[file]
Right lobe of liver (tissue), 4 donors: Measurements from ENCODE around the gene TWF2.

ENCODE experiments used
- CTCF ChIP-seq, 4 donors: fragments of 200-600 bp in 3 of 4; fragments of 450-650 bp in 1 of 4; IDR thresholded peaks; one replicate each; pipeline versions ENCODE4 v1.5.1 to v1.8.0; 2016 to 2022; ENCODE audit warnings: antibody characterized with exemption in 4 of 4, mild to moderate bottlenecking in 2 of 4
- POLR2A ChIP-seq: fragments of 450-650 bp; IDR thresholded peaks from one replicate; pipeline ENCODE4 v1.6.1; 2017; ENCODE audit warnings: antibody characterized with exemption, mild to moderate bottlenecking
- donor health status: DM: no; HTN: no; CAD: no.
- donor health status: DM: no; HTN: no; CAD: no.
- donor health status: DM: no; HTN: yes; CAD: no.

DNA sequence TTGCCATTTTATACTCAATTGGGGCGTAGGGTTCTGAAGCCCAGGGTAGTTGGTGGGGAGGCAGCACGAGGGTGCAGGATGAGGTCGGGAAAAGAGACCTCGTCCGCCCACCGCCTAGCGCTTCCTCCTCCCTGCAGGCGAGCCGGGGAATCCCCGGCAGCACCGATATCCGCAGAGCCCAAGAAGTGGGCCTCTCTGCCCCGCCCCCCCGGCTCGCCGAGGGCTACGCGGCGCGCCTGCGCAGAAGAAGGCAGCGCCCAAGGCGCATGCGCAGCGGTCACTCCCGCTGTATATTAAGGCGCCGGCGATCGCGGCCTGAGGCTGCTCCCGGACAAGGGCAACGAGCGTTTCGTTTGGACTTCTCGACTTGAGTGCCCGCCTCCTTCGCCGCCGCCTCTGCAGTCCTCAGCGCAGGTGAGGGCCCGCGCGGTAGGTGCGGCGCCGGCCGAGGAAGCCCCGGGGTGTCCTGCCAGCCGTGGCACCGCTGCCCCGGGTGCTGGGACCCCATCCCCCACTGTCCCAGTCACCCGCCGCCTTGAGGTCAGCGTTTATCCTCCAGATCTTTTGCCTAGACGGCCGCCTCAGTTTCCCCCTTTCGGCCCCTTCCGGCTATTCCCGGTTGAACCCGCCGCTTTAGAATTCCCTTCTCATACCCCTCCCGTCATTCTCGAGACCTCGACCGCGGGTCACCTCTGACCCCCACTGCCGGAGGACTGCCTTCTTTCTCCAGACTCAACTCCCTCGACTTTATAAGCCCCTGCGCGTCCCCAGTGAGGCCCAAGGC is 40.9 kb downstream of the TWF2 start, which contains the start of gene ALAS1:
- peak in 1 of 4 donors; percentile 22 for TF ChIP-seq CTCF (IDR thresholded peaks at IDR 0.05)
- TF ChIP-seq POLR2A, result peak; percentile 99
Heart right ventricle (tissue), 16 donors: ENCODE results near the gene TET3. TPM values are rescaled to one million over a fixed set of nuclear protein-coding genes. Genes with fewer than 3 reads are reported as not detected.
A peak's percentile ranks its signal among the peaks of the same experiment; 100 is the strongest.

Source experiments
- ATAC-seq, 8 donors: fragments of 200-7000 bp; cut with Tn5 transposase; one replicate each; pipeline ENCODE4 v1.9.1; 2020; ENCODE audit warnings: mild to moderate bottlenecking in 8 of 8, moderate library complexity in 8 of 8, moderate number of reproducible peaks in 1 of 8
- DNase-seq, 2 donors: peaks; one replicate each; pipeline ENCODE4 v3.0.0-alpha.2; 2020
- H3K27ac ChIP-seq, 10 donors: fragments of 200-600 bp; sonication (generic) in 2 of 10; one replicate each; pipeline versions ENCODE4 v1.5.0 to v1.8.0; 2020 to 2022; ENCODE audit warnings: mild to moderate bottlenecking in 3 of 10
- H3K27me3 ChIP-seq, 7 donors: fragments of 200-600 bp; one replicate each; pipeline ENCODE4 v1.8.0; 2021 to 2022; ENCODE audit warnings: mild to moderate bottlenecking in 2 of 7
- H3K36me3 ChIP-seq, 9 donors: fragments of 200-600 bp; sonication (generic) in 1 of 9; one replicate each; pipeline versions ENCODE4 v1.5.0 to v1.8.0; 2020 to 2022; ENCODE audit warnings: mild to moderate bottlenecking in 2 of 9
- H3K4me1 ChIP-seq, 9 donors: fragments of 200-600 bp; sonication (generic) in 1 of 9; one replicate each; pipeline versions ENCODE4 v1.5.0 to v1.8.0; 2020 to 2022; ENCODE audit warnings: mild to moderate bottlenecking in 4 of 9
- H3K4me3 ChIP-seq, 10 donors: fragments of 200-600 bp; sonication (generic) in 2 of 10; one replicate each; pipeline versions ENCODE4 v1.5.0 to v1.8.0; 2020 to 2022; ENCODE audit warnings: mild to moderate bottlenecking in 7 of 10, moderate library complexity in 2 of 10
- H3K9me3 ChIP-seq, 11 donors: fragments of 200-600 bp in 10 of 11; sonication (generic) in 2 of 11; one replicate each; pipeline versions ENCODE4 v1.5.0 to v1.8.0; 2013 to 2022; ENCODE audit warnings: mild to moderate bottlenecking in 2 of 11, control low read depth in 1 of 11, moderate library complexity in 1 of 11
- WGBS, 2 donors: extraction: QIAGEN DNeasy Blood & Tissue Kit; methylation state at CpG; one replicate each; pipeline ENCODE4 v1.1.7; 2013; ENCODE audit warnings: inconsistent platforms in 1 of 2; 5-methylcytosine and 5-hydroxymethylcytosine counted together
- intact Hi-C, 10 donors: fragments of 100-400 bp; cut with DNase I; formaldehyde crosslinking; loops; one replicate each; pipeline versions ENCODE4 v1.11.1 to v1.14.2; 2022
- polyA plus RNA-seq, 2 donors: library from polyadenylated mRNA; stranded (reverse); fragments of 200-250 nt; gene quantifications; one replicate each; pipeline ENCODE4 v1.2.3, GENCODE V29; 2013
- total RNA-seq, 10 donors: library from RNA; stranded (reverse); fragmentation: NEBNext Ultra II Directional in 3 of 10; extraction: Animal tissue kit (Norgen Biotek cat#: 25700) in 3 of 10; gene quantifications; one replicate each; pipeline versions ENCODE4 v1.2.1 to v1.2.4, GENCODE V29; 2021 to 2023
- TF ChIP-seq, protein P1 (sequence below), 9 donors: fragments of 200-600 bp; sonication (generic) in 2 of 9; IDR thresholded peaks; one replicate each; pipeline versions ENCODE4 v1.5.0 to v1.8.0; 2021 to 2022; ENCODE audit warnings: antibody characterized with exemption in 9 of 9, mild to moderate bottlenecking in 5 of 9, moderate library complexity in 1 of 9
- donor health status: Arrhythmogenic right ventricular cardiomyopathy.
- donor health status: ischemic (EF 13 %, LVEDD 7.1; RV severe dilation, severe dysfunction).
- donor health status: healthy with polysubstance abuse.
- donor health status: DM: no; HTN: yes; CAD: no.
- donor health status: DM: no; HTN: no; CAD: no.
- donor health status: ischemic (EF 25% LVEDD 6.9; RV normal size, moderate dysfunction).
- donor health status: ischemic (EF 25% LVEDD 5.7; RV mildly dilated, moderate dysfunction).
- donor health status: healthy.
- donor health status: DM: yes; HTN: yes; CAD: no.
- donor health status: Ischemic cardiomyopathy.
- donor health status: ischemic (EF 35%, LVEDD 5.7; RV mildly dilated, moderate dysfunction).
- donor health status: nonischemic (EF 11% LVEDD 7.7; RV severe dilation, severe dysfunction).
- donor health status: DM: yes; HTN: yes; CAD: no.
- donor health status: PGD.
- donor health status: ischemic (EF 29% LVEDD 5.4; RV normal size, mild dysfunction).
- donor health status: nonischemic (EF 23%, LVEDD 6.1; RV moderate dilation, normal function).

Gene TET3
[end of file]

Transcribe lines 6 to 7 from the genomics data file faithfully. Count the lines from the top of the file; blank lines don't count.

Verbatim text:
- donor health status: DM: no; HTN: no; CAD: no.
- donor health status: DM: no; HTN: yes; CAD: no.